Genetically encoded intrabody sensors report the interaction and trafficking of β-arrestin 1 upon activation of G-protein-coupled receptors.
Department of Biological Sciences and Bioengineering, Indian Institute of Technology, Kanpur, India.
Agonist stimulation of G-protein-coupled receptors (GPCRs) typically leads to phosphorylation of GPCRs and binding to multifunctional proteins called β-arrestins (βarrs). The GPCR-βarr interaction critically contributes to GPCR desensitization, endocytosis, and downstream signaling, and GPCR-βarr complex formation can be used as a generic readout of GPCR and βarr activation. Although several methods are currently available to monitor GPCR-βarr interactions, additional sensors to visualize them may expand the toolbox and complement existing methods. We have previously described antibody fragments (FABs) that recognize activated βarr1 upon its interaction with the vasopressin V2 receptor C-terminal phosphopeptide (V2Rpp). Here, we demonstrate that these FABs efficiently report the formation of a GPCR-βarr1 complex for a broad set of chimeric GPCRs harboring the V2R C terminus. We adapted these FABs to an intrabody format by converting them to single-chain variable fragments and used them to monitor the localization and trafficking of βarr1 in live cells. We observed that upon agonist simulation of cells expressing chimeric GPCRs, these intrabodies first translocate to the cell surface, followed by trafficking into intracellular vesicles. The translocation pattern of intrabodies mirrored that of βarr1, and the intrabodies co-localized with βarr1 at the cell surface and in intracellular vesicles. Interestingly, we discovered that intrabody sensors can also report βarr1 recruitment and trafficking for several unmodified GPCRs. Our characterization of intrabody sensors for βarr1 recruitment and trafficking expands currently available approaches to visualize GPCR-βarr1 binding, which may help decipher additional aspects of GPCR signaling and regulation.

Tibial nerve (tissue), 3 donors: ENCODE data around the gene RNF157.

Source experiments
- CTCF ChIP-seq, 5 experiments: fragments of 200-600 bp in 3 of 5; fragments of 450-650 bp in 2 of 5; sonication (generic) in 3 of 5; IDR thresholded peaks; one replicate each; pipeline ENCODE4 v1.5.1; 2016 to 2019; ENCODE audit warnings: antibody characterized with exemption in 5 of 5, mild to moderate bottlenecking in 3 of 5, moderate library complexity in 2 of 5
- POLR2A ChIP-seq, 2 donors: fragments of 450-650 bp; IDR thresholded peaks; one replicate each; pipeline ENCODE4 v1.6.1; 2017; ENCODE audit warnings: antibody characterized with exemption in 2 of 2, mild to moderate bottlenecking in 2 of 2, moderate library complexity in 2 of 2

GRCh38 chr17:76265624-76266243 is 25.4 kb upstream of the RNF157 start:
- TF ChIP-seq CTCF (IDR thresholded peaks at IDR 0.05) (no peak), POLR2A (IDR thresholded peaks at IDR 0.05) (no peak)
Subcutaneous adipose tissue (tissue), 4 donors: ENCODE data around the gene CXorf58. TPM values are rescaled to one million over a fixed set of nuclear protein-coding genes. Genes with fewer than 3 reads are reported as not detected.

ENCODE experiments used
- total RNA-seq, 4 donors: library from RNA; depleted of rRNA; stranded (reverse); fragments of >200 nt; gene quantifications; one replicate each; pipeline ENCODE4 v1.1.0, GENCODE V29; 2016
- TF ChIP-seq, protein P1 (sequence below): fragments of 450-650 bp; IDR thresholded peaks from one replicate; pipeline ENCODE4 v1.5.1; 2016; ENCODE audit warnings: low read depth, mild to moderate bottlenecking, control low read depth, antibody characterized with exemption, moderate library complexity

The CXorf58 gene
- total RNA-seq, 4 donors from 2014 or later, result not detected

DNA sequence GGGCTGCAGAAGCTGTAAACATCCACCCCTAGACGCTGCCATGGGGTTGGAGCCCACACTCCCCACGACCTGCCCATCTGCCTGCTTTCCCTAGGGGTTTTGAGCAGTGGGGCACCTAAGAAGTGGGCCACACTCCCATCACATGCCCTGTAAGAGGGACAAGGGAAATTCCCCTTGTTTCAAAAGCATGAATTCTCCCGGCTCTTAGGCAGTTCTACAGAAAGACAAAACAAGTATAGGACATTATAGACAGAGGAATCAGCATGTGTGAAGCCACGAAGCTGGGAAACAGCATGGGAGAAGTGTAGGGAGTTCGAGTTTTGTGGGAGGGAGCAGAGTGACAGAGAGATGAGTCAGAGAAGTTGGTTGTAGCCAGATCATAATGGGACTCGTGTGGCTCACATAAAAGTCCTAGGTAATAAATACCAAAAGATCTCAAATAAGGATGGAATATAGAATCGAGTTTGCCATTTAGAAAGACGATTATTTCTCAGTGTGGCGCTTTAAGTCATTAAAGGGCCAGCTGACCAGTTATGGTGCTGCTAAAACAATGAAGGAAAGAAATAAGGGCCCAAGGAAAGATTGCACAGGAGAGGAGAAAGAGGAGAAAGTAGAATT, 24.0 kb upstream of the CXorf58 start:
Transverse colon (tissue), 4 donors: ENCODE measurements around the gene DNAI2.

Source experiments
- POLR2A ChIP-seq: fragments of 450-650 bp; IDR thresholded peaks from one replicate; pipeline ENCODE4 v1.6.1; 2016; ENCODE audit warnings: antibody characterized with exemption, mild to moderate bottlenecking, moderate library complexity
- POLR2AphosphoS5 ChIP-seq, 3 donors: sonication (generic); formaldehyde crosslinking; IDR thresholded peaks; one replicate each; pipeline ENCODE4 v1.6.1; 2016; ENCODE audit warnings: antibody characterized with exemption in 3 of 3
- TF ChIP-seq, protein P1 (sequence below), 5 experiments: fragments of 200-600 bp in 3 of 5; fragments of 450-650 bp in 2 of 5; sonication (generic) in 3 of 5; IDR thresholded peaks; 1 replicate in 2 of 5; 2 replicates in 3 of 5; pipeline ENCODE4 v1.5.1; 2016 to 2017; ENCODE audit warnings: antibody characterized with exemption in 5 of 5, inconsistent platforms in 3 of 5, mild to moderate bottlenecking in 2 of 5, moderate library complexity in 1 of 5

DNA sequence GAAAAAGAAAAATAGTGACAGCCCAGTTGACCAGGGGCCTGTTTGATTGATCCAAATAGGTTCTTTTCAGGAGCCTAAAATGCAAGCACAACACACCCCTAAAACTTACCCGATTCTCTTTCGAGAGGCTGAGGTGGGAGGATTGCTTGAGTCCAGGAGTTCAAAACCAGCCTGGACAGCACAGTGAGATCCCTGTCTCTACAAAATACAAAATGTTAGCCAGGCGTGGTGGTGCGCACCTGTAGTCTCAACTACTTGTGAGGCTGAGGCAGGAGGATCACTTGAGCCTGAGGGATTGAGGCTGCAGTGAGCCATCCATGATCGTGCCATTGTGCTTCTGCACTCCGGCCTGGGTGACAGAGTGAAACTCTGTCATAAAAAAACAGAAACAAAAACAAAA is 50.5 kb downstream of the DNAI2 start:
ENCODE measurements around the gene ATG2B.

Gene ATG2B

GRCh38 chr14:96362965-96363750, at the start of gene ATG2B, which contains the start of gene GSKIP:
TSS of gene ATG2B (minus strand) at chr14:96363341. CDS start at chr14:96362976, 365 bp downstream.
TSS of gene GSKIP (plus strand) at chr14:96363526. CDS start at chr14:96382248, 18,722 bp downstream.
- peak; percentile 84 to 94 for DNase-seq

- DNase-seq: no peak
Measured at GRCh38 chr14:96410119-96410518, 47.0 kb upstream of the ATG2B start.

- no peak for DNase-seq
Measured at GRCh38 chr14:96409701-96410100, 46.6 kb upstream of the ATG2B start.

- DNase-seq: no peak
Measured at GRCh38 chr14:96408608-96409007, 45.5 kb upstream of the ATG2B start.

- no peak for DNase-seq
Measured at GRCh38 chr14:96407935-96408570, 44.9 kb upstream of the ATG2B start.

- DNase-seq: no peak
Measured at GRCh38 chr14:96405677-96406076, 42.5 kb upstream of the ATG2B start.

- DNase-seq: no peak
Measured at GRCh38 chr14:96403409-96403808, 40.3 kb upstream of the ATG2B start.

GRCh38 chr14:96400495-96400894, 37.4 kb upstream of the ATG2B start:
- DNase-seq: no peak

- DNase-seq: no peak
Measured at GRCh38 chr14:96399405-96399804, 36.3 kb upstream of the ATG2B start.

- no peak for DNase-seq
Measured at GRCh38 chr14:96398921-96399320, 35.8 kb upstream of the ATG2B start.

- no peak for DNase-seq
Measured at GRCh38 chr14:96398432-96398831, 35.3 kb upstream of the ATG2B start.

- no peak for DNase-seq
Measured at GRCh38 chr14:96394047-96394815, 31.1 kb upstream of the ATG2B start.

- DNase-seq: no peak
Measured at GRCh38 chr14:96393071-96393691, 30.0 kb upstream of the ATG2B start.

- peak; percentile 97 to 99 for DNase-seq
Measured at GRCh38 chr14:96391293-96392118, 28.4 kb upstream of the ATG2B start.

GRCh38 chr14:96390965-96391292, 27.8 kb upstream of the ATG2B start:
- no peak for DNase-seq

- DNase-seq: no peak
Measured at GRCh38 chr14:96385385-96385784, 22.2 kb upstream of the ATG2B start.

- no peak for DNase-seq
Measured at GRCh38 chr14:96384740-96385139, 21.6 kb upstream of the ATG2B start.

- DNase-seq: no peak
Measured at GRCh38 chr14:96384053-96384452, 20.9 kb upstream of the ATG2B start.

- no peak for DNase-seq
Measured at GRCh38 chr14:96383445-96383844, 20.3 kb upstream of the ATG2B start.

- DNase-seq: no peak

J. Biol. Chem. 2020;295(30):10153-10167.
Pubmed ID: 32439801